Turbulent shear flow over slowly moving waves
We investigate the changes to a fully developed turbulent boundary layer caused by the presence of a two-dimensional moving wave of wavelength L = 2π/k and amplitude a. Attention is focused on small slopes, ak, and small wave speeds, c, so that the linear perturbations are calculated as asymptotic sequences in the limit (u* + c)/UB(L) [rightward arrow] 0 (u* is the unperturbed friction velocity and UB(L) is the approach-flow mean velocity at height L). The perturbations can then be described by an extension of the four-layer asymptotic structure developed by Hunt, Leibovich & Richards (1988) to calculate the changes to a boundary layer passing over a low hill.
When (u* + c)/UB(L) is small, the matched height, zm (the height where UB equals c), lies within an inner surface layer, where the perturbation Reynolds shear stress varies only slowly. Solutions across the matched height are then constructed by considering an equation for the shear stress. The importance of the shear-stress perturbation at the matched height implies that the inviscid theory of Miles (1957) is inappropriate in this parameter range. The perturbations above the inner surface layer are not directly influenced by the matched height and the region of reversed flow below zm: they are similar to the perturbations due to a static undulation, but the ‘effective roughness length’ that determines the shape of the unperturbed velocity profile is modified to zm = z0 exp (kc/u*).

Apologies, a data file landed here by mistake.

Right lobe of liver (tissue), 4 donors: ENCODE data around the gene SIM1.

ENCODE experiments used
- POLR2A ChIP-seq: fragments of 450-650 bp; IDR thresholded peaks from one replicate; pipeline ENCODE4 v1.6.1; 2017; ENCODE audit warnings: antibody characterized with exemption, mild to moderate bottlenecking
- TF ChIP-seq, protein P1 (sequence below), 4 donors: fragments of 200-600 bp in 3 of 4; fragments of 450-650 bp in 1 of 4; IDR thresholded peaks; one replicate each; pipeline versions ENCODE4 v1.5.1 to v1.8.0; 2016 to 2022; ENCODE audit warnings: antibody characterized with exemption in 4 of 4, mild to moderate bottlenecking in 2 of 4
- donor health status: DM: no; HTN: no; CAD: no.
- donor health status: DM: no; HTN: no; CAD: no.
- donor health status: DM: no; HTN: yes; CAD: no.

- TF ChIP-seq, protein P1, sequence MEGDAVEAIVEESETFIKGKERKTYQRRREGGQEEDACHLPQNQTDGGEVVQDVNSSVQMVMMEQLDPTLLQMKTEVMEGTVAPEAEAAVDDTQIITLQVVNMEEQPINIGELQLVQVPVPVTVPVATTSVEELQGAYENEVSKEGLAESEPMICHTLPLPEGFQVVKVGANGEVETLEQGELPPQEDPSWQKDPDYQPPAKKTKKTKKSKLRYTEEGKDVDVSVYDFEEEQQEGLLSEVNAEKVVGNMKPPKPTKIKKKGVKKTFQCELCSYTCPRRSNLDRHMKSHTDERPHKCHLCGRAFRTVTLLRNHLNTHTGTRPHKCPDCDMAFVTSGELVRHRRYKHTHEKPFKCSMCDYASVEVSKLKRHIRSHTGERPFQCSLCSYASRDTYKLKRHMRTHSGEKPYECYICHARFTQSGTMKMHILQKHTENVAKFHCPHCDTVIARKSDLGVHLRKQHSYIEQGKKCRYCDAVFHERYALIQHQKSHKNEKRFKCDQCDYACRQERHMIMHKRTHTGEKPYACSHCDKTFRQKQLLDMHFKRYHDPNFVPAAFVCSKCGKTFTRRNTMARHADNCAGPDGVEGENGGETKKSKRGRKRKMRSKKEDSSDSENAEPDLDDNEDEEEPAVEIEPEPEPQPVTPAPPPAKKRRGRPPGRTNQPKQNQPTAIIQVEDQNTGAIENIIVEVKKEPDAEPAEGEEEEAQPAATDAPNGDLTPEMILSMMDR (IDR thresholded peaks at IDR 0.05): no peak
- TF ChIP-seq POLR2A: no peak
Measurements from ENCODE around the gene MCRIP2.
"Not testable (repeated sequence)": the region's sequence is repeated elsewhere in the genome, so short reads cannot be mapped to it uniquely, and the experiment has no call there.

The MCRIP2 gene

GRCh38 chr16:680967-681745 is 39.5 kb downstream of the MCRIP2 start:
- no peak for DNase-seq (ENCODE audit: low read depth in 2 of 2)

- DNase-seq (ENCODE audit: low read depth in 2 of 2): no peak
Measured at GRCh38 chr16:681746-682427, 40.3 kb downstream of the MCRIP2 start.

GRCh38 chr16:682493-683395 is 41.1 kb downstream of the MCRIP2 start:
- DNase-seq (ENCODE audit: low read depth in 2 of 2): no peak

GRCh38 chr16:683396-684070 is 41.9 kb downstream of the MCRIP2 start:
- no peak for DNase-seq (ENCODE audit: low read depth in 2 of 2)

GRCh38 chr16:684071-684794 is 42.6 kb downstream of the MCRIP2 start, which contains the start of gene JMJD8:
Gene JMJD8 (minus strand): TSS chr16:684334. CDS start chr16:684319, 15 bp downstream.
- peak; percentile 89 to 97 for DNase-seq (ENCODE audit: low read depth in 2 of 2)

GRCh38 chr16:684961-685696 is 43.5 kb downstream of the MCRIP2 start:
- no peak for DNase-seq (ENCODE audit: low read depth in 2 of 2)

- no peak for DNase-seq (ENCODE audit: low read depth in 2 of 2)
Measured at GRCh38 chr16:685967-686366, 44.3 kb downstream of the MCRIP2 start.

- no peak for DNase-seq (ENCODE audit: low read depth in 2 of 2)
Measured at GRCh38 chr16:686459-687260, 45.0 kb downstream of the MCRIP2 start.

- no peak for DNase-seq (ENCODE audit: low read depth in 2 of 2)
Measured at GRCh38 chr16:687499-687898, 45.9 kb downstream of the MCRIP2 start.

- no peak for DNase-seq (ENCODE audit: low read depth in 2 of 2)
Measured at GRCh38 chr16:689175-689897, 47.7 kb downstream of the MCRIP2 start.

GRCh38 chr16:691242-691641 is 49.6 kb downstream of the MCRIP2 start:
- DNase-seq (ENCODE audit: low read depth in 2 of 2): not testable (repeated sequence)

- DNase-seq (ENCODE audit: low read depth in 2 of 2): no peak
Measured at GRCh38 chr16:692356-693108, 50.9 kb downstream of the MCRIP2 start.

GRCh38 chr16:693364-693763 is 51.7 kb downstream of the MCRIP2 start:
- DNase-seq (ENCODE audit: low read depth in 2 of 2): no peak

The solutions for the perturbations to the boundary layer are used to calculate the growth rate of waves, which is determined at leading order by the asymmetric pressure perturbation induced by the thickening of the perturbed boundary layer on the leeside of the wave crest. At first order in (u* + c)/UB(L), however, there are three new effects which, numerically, contribute significantly to the growth rate, namely: the asymmetries in both the normal and shear Reynolds stresses associated with the leeside thickening of the boundary layer, and asymmetric perturbations induced by the varying surface velocity associated with the fluid motion in the wave; further asymmetries induced by the variation in the surface roughness along the wave may also be important.(Published Online April 26 2006)
(Received December 7 1991)
(Revised December 1 1992)